And throughout many videos focused on Steven Universe, E;R presents the show’s characters as analogues for Jewish people, coding them with anti-Semitic stereotypes. In one such video, he portrays one character as a deceptive tool for a global Jewish conspiracy, as indicated by a montage of public figures and businessmen, and then ends the video with an altered version of a white supremacist slogan known as the “14 words.”
In August 2008, a US court ruled in Lenz v. Universal Music Corp. that copyright holders cannot order the removal of an online file without first determining whether the posting reflected fair use of the material. The case involved Stephanie Lenz from Gallitzin, Pennsylvania, who had made a home video of her 13-month-old son dancing to Prince's song "Let's Go Crazy", and posted the 29-second video on YouTube.[325] In the case of Smith v. Summit Entertainment LLC, professional singer Matt Smith sued Summit Entertainment for the wrongful use of copyright takedown notices on YouTube.[326] He asserted seven causes of action, and four were ruled in Smith's favor.[327]

Scenario 2 You make a video teaching people about home loans that gets 10,000 views, of which your ad Click Through Rate (CTR) is 0.8%.  Meaning 80 people clicked the ad.  If the CPC is $17.63 the total advertising dollars the total advertising made would be $1,410.  Google keeps around 45% leaving your payout $776.  This gives you about $1 per 13 views.


On September 13, 2016, YouTube launched a public beta of Community, a social media-based feature that allows users to post text, images (including GIFs), live videos and others in a separate "Community" tab on their channel.[121] Prior to the release, several creators had been consulted to suggest tools Community could incorporate that they would find useful; these YouTubers included Vlogbrothers, AsapScience, Lilly Singh, The Game Theorists, Karmin, The Key of Awesome, The Kloons, Peter Hollens, Rosianna Halse Rojas, Sam Tsui, Threadbanger and Vsauce3.[122]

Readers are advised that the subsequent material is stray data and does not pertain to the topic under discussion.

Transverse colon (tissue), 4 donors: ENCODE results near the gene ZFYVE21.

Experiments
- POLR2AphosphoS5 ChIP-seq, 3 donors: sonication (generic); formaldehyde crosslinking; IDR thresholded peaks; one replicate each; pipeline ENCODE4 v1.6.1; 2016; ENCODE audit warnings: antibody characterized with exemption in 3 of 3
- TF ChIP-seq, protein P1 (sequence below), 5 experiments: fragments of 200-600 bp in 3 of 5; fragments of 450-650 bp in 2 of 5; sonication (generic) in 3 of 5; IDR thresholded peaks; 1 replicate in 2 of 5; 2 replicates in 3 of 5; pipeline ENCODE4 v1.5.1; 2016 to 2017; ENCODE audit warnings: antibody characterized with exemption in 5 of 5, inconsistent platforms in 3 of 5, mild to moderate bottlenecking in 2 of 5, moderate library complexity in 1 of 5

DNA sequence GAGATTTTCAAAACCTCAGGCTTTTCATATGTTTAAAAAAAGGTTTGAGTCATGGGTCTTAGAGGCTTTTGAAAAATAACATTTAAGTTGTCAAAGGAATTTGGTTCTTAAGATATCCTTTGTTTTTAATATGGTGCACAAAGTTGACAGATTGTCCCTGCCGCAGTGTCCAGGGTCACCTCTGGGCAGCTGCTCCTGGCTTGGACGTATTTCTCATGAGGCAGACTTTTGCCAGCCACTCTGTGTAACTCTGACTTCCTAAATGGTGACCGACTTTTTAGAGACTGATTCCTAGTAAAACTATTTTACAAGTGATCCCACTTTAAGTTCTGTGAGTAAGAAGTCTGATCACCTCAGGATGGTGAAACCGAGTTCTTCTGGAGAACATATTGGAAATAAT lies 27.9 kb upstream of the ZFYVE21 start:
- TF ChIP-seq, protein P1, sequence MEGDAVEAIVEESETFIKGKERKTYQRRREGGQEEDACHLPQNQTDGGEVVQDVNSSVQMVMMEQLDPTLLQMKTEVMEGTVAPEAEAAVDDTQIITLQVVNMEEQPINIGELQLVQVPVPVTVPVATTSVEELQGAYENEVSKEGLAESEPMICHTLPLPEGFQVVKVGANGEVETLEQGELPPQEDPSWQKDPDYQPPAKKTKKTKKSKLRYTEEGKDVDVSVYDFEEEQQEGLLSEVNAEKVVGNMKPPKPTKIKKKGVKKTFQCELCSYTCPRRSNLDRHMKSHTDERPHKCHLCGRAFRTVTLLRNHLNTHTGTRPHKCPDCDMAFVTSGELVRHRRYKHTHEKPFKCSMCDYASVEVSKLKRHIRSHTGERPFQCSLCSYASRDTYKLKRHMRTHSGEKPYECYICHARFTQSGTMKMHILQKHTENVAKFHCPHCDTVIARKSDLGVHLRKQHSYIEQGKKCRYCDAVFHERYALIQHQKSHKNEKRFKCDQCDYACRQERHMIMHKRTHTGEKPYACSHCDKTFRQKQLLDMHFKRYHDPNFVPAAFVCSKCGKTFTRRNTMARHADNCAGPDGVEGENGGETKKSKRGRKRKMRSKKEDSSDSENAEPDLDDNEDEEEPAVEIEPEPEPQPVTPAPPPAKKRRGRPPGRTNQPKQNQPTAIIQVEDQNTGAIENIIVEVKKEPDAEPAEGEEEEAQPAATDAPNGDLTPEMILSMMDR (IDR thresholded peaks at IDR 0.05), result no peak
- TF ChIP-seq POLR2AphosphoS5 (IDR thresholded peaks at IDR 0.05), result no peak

Enabling monetization means that you agree you will only upload video content that you have the rights for and that you will play by the rules (such as not watching your own video over and over to boost ads). Google AdSense is the way you set up your payment information for when you actually start making money. I’ve posted links in the show notes of today’s episode so that you don’t have to hunt around for these links.
YouTube celebrated its tenth birthday the other day, almost nine of those years being as a property of Google (GOOG). It would seem like a raging success: Some stars of the medium make significant amounts of money, companies use it as a powerful marketing tool, and Google harvests enormous amounts of user data that become marketing gold. YouTube is the top video site in the world, with more than a billion users and $4 billion in annual revenue.
FOR CHRIS PREKSTA, co-launching the now-popular YouTube show "Pittsburgh Dad" was a "happy accident." In 2011, Preksta filmed his co-creator Curt Wootton performing an amusing impression of his father's Pittsburgh-inflected accent, and the pair edited it to look like a family sitcom. They uploaded it to YouTube, primarily to share with their own families. But soon, the video was receiving tens of thousands of views and gaining coverage on local media stations.
In order for a YouTuber to get paid for an ad, the viewer of their video must have Ad-Block turned off (meaning they will see all the ads on videos) and must watch at least 30 seconds of videos they could otherwise skip. Or, this will work if the viewer sees smaller ads like banner ads, according to YouTuber Mah-Dry-Bread. The money generated from the viewer watching these ads is split between YouTube and your channel.